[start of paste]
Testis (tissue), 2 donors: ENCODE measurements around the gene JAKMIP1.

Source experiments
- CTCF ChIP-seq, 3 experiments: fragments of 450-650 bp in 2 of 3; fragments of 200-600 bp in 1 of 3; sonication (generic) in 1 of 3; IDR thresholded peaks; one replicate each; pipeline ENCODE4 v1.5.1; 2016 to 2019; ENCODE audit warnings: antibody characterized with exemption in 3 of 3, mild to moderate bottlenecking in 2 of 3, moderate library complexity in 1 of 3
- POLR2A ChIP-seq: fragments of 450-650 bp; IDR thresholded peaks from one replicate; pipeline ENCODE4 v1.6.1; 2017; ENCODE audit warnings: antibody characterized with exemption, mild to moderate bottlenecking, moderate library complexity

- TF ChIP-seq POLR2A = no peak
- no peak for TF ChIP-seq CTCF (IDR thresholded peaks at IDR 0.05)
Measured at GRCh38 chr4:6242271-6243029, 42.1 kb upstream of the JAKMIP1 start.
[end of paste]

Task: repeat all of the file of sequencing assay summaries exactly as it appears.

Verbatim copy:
Testis (tissue), 2 donors: ENCODE measurements around the gene JAKMIP1.

Source experiments
- CTCF ChIP-seq, 3 experiments: fragments of 450-650 bp in 2 of 3; fragments of 200-600 bp in 1 of 3; sonication (generic) in 1 of 3; IDR thresholded peaks; one replicate each; pipeline ENCODE4 v1.5.1; 2016 to 2019; ENCODE audit warnings: antibody characterized with exemption in 3 of 3, mild to moderate bottlenecking in 2 of 3, moderate library complexity in 1 of 3
- POLR2A ChIP-seq: fragments of 450-650 bp; IDR thresholded peaks from one replicate; pipeline ENCODE4 v1.6.1; 2017; ENCODE audit warnings: antibody characterized with exemption, mild to moderate bottlenecking, moderate library complexity

- TF ChIP-seq POLR2A = no peak
- no peak for TF ChIP-seq CTCF (IDR thresholded peaks at IDR 0.05)
Measured at GRCh38 chr4:6242271-6243029, 42.1 kb upstream of the JAKMIP1 start.